Young Ben quickly put his talents to work in the printing trade, working first for an established operation, and eventually for himself.  He also established the junto, and organization of entrepreneuring tradesmen.  To say he was a prominent printer is a gross understatement.  His publications such as the newspaper The Pennsylvania Gazette and especially Poor Richards Almanac made him both famous and wealthy.  Franklin was a self-made man, exemplifying the value of industry for generations of American entrepreneurs.


Franklin’s curiosity about the natural world was a reflection of the Enlightenment movement of which he was a part.  His trade may have been printing, but science was his passion.  His experiments in electricity are well-known, from the famous kite experiment to his development of the lightning rod.  His work on the Atlantic currents revolutionized Trans-Atlantic travel.  Population demography, meteorology, music, hydrodynamics, and much more all fell within the spectrum of his work and interest.


By the middle of the eighteenth century, Franklin like many other people in the colonies thought of the American colonies as British, but simultaneously unique.  With the advent of the French and Indian War, a testing ground of this ideology presented itself.  Franklin himself had proposed the Albany Plan of Union as a sort of mutual defensive league, but also to create a confederation.  The British government rejected it, but its proposal marked the articulation of a growing idea that the colonies were something other than what Britain considered them to be: an American nation.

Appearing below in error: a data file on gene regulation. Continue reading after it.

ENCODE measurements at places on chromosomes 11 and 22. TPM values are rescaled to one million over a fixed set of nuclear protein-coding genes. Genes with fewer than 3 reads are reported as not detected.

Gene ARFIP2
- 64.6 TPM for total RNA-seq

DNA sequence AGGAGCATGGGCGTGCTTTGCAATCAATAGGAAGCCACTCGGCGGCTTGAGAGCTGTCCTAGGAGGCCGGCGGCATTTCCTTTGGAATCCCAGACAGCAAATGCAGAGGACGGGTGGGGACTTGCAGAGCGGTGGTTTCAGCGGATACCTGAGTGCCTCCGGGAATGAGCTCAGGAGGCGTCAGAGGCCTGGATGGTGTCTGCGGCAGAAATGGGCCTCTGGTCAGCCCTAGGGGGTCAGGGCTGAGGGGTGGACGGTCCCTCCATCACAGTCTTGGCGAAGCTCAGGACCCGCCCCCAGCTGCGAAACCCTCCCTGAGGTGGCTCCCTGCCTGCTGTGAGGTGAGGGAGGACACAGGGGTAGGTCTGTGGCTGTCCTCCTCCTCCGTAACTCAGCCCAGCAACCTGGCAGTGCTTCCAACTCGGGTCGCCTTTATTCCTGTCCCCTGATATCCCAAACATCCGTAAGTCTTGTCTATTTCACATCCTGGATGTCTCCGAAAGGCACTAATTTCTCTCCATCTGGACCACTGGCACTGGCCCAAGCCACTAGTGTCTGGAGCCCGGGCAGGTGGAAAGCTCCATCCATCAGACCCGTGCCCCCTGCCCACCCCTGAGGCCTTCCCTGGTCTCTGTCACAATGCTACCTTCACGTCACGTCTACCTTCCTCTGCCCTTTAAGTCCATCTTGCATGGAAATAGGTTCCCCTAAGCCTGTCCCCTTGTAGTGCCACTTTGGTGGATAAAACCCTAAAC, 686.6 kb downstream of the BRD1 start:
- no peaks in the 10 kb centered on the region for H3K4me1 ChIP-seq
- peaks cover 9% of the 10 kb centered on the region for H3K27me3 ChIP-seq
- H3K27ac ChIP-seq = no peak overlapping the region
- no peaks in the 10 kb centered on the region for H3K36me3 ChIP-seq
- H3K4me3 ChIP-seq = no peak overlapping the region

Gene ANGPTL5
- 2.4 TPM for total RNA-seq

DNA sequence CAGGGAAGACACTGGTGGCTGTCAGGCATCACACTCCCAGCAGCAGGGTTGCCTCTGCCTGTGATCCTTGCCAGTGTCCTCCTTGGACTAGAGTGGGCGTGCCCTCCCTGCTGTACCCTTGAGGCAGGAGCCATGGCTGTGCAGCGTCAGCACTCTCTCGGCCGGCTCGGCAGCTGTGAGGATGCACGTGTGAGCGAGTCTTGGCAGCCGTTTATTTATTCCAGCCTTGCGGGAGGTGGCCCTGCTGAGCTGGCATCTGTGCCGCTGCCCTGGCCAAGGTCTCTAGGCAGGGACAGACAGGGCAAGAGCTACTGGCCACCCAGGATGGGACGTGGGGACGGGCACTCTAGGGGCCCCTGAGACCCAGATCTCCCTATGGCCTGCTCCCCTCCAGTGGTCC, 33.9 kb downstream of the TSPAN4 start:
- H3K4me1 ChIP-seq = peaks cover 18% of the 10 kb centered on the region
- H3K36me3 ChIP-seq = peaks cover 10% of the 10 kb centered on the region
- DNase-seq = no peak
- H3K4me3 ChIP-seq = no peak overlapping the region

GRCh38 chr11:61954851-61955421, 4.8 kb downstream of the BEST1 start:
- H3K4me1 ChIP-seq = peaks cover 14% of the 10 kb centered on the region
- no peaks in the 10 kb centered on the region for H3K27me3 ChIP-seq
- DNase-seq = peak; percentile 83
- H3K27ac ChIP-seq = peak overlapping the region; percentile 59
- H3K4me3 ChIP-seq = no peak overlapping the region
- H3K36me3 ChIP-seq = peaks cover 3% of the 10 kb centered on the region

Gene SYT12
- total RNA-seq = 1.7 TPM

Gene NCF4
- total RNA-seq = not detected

From the mid-1750s to the mid-1770s, Ben Franklin spent much of his time in London, England, and also visiting various places in Europe.  He was a colonial agent of a kind, acting as a voice for the colonies, and conversely, a conduit for British policy conveyance to the colonies.  While in Britain, he continued his scientific work and travelled Europe with his son William.  Both the University of St. Andrews and Oxford University granted Franklin honorary doctorates in light of his scientific achievements.  He was quite the celebrity in Britain, and became known as “Dr. Franklin.”  However, the warm embrace of Britain would grow colder with Franklin’s gradual disenchantment with laws such as the Sugar Act and Stamp Act, ill-conceived measures for covering the costs of the French and Indian War.  While trying to convey the concerns of the colonies, Franklin was dressed down by an indignant parliament for his appeal to repeal the latter act.  At this point, Franklin was not only aggravated with the British system, but had come to the conclusion that Britain was growing increasingly more difficult to count on for rational governance of the colonies.  As such, he returned to the colonies from Britain in 1775, altogether giving up his office as colonial agent.